We went into this not thinking that people were going to fare very well. They started doing his research, over 50% of people said that they are more invested in their relationship, they feel more committed to each other, they're more satisfied with their partner. They say that their partner meets their sexual needs now more than before, and that just blew me away. It was so interesting and 51% of people feel more passionate. Out of all of these results, over 50% of people say that their relationships and their sexual relationships improved and are better than before. How interesting is that?
Dr. Joy: That is really interesting, Shamyra, and I wonder if you could help us make sense of like why that may have been the case. Because there has also been like so much anxiety, so much stress, so much exhaustion, related to both the pandemic but also politics and racial injustice. Like there have been so many other things going on but it sounds like... I mean, we know sex is a coping tool so it could be people throw themselves into things that make them feel good. But are there other things that you think have happened that allowed people's sex lives to kind of flourish in spite of all these other stressors?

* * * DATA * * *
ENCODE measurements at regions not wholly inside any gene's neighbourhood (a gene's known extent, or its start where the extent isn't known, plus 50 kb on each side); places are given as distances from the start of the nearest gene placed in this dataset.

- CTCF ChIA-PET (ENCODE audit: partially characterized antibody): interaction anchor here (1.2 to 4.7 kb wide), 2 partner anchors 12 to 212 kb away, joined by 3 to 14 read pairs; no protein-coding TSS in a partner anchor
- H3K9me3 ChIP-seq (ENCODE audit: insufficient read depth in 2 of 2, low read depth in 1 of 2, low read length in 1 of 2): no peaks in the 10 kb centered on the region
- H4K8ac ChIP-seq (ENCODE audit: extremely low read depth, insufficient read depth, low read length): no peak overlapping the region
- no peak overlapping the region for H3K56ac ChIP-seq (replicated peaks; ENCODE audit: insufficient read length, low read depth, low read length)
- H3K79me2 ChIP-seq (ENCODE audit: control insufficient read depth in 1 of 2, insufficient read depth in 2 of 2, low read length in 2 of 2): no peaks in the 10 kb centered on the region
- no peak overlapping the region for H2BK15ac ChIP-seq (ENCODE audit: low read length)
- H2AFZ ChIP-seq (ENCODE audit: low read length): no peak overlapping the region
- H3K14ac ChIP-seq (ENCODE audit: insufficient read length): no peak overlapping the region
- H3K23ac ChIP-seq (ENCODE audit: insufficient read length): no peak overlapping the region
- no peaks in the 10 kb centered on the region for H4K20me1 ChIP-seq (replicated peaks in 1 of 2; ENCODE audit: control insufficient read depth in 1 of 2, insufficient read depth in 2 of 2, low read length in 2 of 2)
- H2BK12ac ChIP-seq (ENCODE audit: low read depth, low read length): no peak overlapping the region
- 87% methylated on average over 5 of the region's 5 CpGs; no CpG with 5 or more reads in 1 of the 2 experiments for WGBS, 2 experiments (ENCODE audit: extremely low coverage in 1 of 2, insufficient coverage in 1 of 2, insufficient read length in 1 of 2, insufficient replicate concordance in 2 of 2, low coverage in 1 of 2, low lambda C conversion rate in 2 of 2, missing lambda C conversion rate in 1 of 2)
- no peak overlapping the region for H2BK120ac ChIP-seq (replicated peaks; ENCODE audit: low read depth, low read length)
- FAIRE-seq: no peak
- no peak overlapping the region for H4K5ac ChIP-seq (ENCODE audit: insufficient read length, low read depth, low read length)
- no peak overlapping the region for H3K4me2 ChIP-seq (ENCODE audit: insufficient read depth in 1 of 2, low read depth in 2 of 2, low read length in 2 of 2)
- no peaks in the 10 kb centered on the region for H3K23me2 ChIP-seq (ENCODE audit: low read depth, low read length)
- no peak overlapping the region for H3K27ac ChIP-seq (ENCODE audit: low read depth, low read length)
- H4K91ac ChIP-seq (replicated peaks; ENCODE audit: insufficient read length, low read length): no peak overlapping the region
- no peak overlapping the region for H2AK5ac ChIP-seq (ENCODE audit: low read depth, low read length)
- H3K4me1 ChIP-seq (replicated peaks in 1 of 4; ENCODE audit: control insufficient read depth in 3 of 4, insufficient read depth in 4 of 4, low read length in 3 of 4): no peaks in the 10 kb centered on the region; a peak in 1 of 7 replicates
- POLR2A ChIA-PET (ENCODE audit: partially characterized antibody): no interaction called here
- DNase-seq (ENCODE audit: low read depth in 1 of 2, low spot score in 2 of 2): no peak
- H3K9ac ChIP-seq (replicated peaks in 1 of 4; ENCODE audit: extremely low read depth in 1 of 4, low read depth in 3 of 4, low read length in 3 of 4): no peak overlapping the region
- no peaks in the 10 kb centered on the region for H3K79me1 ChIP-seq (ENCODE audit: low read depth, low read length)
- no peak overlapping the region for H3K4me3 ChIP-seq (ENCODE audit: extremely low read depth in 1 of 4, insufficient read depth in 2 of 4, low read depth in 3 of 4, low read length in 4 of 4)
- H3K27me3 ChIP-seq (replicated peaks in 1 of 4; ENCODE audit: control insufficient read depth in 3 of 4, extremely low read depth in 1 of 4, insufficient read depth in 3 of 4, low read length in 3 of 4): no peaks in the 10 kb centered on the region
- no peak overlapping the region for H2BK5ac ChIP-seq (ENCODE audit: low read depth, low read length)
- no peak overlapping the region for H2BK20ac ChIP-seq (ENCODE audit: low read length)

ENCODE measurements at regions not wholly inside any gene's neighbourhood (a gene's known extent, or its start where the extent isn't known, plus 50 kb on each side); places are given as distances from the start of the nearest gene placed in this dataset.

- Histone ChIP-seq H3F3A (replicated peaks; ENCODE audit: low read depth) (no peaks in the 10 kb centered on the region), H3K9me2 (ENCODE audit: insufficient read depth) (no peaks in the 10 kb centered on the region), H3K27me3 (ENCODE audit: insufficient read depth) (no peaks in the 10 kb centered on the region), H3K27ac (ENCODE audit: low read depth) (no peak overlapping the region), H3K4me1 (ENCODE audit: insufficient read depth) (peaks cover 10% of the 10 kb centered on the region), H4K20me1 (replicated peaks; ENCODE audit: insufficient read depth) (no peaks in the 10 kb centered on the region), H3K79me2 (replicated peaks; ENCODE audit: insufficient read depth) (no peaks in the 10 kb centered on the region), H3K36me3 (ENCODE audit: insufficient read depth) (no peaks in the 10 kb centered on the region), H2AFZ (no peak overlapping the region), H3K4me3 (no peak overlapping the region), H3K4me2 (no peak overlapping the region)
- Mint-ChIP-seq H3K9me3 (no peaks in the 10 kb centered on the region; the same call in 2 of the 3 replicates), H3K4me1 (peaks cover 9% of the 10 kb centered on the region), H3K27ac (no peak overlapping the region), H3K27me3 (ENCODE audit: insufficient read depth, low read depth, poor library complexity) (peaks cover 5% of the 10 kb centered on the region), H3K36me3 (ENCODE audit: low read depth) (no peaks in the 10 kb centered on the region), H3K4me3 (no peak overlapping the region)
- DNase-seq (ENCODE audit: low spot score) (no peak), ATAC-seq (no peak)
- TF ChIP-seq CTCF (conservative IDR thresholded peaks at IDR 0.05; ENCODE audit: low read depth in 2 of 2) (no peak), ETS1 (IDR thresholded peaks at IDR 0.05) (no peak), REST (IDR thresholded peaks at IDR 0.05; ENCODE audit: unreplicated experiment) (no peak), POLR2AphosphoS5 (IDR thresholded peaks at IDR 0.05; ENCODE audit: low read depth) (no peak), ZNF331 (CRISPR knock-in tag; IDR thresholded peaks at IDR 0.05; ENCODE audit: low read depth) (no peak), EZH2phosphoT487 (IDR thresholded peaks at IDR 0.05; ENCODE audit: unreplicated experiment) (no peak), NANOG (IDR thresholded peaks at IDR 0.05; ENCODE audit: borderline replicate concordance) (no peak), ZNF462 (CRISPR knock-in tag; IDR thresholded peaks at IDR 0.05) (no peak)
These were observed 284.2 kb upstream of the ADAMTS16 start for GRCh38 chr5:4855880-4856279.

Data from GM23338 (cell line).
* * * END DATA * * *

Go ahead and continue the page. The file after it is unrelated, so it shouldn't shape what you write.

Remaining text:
Shamyra: Absolutely. And I'm glad you asked that question because that's what most people want to know. Like, well, what did they do? Because that's not the case for me over here. But what the study showed is that, again, the pandemic forced people to communicate more and so that's basically what the results were. Is that it provided more opportunities for couples to (as I say) use your mouth, it provided more opportunities for couples to talk and have this sexual communication, and like you mentioned about politics, they were able to have these discussions. Again, what we didn't see pre-pandemic is couples just having conversations about sex and about their relationship on a regular basis.